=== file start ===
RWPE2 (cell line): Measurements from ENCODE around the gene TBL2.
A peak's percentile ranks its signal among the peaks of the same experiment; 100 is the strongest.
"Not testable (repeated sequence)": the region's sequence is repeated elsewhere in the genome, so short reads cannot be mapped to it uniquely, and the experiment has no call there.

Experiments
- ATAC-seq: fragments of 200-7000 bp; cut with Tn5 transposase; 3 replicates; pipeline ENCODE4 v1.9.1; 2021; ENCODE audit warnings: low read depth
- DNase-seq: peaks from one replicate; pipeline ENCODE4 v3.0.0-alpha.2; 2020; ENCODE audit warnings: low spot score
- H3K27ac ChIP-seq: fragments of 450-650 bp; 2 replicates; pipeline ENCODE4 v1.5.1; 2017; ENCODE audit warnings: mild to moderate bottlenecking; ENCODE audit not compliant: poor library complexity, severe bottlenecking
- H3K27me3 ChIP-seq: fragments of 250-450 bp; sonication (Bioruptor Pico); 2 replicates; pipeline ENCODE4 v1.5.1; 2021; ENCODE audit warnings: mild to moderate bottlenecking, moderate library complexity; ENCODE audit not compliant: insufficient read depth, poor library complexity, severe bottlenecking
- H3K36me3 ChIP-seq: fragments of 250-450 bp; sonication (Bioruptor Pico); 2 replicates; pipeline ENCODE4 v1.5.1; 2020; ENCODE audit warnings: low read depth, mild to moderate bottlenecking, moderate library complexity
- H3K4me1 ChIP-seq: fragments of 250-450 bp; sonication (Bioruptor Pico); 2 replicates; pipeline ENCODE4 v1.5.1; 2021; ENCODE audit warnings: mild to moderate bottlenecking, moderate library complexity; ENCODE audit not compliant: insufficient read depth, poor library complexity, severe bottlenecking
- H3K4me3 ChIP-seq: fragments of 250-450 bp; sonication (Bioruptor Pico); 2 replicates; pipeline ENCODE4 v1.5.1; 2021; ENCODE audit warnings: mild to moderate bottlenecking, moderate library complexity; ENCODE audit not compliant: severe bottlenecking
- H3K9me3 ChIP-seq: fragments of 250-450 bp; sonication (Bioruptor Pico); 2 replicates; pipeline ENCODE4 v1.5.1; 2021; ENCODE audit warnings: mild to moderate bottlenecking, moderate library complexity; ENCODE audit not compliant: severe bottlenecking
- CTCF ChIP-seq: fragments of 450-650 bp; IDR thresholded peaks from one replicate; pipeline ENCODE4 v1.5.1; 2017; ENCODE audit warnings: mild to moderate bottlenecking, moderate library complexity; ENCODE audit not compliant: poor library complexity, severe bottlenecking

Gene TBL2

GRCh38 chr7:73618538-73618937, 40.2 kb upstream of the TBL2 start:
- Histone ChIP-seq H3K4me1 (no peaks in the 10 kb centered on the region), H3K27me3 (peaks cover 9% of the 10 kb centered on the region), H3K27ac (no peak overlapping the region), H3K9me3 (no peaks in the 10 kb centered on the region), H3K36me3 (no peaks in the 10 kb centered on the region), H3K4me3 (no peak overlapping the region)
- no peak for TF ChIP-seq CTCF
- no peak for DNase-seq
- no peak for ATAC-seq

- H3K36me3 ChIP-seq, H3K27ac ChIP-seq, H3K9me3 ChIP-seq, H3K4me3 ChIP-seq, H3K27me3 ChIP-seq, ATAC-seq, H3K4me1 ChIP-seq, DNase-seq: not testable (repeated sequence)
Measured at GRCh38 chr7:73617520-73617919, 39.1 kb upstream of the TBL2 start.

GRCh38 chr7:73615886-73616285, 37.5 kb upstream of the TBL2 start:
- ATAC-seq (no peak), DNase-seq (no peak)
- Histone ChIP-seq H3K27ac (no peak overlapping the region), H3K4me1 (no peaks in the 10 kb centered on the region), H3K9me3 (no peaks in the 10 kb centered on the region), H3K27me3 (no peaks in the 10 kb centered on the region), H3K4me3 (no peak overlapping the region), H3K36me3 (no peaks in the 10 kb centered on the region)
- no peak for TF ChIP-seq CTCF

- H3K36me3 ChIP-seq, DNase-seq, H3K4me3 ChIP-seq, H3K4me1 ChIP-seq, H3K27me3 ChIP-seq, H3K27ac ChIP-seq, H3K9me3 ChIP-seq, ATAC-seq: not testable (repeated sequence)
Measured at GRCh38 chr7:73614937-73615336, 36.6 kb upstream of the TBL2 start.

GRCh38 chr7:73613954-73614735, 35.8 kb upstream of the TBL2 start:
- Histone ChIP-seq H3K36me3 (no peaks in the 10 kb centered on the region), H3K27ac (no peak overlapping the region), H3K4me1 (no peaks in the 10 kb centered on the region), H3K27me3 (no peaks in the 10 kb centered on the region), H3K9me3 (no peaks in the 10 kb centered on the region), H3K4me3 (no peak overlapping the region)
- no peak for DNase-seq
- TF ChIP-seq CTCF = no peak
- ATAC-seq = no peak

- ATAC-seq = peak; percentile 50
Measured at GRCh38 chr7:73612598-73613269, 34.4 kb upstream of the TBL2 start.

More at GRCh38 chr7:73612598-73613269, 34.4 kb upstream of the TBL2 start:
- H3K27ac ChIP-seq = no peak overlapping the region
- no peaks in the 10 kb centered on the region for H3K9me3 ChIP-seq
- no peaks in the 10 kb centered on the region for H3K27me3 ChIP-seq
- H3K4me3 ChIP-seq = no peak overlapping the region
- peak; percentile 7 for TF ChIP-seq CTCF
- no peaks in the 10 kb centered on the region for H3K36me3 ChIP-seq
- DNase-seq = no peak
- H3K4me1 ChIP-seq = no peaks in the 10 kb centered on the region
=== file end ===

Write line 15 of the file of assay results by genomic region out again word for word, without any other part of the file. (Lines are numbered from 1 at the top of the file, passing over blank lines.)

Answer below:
GRCh38 chr7:73618538-73618937, 40.2 kb upstream of the TBL2 start: